China announced liberalisation of its interest rate system on 17th August. This takes it one step closer to a free-floating currency but of course, progress will be slow. Net interest margins for banks (NIMs) will be narrower, but it shouldn't affect the yuan trend.

 

China needs banks to quote interest rates linked to market rates

China announced that the Loan Prime Rate (LPR) has be to quoted to customers. And the formation of LPR will be priced on a +/- basis point basis from open market operation interest rates.

Initially, the open market operation interest rate chosen is the Medium Term Lending rate (MLF). The MLF is currently quoted in 1Y mostly but will add a 5Y quote, so that the LPR curve is more applicable to bank loans.

Frankly speaking, we do not think the MLF is a 100% market-based interest rate, but of course more market-based than the 1Y benchmark interest rate, which is a fixed rate announced in the past by the central bank.

Still, we expect further liberalisation of the LPR to be quoted based on SHIBOR for short term loans and based on the China sovereign yield for long term loans.

 

Impact on banks and borrowers

Such liberalisation is part of a process towards achieving freely quoted bank interest rates to customers. 

As such we expect that the material impact on banks will be to:

  • adopt a market interest rate mechanism. That is, when quoting interest rate to customers, they will also need to consider liquidity and credit risks.
  • face a narrower net interest margin. This is because all banks need to quote according to a more market-based interest rate, competition on loans will increase. 
  • not benefit small firms. As small firms' credit profile will likely be reflected in higher interest rates and higher borrowing costs quoted from banks.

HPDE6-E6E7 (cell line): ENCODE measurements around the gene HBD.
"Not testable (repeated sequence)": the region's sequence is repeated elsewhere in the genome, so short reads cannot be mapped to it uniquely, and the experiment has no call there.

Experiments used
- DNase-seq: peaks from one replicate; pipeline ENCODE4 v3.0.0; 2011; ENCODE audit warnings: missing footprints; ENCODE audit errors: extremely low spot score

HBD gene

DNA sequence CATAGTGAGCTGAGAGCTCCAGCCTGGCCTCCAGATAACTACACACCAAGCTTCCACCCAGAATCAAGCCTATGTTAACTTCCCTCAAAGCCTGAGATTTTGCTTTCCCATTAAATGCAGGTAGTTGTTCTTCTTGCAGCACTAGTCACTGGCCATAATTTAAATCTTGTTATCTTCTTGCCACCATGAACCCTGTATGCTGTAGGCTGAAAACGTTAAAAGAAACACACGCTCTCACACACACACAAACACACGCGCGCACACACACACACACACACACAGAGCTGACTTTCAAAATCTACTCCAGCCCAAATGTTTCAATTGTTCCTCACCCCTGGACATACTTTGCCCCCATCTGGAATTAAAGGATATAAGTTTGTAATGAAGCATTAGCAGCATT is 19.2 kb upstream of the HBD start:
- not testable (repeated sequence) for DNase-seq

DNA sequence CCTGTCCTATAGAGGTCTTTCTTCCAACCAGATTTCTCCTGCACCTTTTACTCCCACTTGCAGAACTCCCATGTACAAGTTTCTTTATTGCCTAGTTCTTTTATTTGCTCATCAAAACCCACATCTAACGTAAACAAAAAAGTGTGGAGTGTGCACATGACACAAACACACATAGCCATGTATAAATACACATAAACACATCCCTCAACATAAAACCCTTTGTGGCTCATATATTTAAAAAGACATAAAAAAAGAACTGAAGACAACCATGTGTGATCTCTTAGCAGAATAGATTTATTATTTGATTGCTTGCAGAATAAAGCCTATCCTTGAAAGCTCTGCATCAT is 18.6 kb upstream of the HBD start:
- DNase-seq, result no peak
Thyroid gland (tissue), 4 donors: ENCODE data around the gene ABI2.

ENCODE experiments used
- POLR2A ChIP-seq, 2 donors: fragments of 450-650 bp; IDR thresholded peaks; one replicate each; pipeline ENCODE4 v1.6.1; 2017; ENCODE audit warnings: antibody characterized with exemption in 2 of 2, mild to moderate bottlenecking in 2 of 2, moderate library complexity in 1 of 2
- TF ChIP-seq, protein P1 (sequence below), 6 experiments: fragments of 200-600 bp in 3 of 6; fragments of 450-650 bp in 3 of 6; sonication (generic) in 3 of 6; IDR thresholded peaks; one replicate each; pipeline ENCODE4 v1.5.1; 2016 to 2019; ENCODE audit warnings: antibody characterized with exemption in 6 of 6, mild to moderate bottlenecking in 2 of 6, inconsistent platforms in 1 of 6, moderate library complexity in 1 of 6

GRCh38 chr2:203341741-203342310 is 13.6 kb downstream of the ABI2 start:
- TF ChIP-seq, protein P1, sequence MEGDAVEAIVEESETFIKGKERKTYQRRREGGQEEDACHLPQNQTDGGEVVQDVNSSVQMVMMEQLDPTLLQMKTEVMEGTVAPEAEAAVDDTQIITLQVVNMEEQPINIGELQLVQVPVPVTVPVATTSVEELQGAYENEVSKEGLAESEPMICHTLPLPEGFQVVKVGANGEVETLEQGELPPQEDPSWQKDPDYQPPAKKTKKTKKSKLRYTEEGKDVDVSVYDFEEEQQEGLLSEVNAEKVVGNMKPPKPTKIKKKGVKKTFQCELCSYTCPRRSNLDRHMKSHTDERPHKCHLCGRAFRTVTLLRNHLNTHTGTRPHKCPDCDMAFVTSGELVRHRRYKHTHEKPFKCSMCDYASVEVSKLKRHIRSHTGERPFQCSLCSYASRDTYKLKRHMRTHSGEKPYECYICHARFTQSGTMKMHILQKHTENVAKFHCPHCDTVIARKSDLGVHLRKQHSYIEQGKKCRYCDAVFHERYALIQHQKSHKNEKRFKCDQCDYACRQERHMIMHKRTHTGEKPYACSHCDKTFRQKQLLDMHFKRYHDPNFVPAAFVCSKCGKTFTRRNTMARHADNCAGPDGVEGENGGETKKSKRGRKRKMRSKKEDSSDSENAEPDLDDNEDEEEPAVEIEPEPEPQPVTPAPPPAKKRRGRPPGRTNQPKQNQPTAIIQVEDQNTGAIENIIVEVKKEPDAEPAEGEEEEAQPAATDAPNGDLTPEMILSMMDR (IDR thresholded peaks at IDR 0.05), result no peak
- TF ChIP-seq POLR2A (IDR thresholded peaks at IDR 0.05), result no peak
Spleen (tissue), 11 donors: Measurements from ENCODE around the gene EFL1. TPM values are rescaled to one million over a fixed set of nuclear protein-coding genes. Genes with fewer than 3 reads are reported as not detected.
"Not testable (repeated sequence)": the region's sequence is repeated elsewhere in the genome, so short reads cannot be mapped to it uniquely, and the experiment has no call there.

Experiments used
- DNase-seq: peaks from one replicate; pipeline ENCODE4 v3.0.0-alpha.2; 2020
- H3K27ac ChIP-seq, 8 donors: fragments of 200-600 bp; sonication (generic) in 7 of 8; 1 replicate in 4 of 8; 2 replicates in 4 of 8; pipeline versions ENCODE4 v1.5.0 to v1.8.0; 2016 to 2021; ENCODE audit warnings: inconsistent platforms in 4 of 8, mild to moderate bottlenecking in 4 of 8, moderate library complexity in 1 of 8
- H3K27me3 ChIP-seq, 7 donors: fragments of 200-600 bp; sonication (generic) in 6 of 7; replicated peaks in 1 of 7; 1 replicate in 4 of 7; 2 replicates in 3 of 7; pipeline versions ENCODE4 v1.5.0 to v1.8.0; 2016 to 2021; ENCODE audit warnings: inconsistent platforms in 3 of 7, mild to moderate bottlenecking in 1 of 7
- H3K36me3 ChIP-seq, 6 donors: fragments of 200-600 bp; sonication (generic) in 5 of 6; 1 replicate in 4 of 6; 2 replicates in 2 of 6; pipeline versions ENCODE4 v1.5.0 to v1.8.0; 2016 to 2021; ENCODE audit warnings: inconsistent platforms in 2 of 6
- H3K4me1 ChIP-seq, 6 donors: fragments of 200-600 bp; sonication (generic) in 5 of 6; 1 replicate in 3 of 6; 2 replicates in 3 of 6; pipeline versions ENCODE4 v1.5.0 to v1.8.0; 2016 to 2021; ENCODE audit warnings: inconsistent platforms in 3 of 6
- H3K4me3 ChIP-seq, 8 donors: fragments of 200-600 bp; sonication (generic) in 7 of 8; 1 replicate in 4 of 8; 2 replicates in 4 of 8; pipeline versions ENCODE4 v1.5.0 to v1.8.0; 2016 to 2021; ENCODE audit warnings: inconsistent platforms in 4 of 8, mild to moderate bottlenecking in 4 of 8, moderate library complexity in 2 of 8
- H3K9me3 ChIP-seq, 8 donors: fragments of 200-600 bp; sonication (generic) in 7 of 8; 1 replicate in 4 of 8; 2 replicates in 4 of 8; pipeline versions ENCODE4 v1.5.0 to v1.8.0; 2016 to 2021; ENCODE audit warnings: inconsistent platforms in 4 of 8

• affect the deposit rate. As loan rates are quoted according to a more market-based system, deposit rates of each bank will reflect loan demand and other liquidity factors, which will indirectly reflect in deposit rates. This could narrow banks' net interest margins.

 

What about the policy interest rate?

It is still unclear if the 7D repo is the PBoC's policy interest rate. This is because:

1. This new LPR policy's suggested link to open market operation interest rates is the Medium Term Lending rate (MLF), not a short-term interest rate. We understand that this could be a process towards a "Fed style" interest rate policy, but it seems to us that this process will take a long time.

2. In recent interest rate policy, the central bank used the 7D repo as a policy rate (+/- 5 basis points for each move). But other central banks usually use an overnight rate. This issue is not addressed in this interest rate liberalisation progress.

We are still looking forward to a more complete market-based interest rate quoting system, and a clear policy rate from the central bank.

 

Will a lower interest rate reflect in a weaker yuan?

We don't believe that lower interest rate system from competition of banks will guide the USDCNY. The USDCNY is still guided by the daily fixing. As such this policy doesn't change our forecast of USDCNY at 7.10 by end of 2019.

 

Read the original article: China liberalises interest rate system, a step closer to free floating currency

 

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